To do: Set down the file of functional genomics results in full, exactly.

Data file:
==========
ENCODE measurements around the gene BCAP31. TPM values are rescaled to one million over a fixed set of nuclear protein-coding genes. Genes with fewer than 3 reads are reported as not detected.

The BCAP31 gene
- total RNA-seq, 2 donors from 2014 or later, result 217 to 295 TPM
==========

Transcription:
ENCODE measurements around the gene BCAP31. TPM values are rescaled to one million over a fixed set of nuclear protein-coding genes. Genes with fewer than 3 reads are reported as not detected.

The BCAP31 gene
- total RNA-seq, 2 donors from 2014 or later, result 217 to 295 TPM